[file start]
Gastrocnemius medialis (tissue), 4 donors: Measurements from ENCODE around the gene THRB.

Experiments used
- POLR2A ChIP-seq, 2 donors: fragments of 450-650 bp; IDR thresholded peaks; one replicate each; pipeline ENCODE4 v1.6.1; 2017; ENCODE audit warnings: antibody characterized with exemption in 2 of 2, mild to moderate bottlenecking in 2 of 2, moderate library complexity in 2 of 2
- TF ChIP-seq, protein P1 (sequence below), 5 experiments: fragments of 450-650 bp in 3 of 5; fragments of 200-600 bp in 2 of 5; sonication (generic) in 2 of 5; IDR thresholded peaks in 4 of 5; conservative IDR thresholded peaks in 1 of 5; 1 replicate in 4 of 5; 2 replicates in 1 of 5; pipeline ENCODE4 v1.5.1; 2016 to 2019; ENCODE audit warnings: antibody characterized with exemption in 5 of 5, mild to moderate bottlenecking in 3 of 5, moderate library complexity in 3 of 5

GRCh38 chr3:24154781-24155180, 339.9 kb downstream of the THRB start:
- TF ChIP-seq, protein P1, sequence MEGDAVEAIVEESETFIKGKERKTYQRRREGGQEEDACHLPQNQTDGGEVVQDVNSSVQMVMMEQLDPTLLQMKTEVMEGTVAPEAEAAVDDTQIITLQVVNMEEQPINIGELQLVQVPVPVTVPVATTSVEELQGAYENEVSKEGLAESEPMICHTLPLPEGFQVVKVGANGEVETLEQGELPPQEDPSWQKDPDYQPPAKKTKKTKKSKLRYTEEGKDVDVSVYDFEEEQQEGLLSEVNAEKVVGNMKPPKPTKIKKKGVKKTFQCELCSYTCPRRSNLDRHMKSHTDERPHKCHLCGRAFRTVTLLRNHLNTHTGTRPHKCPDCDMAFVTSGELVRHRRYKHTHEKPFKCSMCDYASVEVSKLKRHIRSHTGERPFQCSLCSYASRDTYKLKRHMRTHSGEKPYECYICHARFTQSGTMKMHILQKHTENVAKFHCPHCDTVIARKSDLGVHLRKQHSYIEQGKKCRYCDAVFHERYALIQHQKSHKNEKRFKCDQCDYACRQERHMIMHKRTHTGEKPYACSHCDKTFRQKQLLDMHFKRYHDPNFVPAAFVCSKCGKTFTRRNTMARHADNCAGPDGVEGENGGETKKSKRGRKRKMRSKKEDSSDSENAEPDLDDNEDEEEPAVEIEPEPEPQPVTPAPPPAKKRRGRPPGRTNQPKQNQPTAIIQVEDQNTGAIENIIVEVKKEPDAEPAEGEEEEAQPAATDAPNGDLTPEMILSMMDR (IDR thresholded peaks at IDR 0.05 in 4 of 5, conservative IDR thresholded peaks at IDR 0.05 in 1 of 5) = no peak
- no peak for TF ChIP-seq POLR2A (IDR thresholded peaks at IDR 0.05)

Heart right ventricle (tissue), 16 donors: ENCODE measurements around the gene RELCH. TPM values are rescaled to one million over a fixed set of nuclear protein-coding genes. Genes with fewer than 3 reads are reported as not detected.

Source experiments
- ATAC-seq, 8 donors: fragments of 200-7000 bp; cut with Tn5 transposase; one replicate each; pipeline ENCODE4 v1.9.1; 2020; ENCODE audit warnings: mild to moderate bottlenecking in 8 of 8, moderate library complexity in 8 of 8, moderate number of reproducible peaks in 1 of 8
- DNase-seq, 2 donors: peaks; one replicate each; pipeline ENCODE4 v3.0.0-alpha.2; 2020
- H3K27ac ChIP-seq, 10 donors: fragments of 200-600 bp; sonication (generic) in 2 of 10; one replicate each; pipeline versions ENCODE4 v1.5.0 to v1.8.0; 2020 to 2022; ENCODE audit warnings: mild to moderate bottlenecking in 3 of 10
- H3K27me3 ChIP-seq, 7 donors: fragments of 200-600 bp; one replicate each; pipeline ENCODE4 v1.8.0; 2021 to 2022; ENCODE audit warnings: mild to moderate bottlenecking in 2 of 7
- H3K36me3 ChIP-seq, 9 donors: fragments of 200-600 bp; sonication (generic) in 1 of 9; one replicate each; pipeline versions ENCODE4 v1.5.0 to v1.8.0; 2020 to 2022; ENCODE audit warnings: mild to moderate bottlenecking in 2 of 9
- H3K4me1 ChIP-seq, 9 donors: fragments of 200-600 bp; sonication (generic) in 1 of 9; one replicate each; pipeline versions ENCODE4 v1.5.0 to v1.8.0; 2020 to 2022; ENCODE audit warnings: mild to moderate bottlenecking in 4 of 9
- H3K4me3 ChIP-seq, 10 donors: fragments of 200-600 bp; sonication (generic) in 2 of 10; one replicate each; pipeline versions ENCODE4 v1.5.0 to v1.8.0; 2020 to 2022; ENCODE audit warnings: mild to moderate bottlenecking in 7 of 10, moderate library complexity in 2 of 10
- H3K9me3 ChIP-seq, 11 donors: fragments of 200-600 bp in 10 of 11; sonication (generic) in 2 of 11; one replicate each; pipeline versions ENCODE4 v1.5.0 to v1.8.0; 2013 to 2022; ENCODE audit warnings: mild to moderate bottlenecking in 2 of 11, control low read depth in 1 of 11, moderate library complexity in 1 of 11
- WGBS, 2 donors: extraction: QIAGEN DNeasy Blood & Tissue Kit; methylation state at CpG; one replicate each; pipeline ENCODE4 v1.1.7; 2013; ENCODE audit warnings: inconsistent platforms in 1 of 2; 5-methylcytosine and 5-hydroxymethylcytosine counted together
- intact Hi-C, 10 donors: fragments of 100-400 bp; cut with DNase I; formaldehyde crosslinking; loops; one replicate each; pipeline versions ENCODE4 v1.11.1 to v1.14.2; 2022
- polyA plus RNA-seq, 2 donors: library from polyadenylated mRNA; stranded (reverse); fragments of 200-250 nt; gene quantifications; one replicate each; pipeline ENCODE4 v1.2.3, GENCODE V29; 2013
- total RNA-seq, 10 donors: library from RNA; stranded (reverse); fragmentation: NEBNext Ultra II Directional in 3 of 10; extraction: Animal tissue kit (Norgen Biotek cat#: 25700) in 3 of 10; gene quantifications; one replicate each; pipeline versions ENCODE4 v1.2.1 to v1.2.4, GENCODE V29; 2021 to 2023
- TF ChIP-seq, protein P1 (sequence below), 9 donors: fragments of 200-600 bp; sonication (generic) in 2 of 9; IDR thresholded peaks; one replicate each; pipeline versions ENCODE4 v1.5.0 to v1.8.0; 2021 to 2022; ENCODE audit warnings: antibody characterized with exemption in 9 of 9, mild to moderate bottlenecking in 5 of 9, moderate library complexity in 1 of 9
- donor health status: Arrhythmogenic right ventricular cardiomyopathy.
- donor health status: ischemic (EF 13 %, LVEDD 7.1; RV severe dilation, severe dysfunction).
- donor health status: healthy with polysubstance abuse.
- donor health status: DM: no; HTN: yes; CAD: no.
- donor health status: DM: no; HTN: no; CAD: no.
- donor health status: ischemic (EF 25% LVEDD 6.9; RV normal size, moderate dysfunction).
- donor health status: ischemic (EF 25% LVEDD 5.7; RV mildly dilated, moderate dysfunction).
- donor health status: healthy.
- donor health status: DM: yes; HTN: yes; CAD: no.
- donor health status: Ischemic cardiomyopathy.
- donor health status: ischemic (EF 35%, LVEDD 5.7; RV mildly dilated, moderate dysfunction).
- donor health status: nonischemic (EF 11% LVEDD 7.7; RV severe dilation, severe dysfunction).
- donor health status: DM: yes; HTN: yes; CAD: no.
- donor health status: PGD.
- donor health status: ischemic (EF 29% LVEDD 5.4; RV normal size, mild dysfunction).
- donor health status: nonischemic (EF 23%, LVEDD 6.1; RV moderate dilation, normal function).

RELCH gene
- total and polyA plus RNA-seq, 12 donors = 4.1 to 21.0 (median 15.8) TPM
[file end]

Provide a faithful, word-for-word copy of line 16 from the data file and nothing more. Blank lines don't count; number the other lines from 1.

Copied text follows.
- H3K4me3 ChIP-seq, 10 donors: fragments of 200-600 bp; sonication (generic) in 2 of 10; one replicate each; pipeline versions ENCODE4 v1.5.0 to v1.8.0; 2020 to 2022; ENCODE audit warnings: mild to moderate bottlenecking in 7 of 10, moderate library complexity in 2 of 10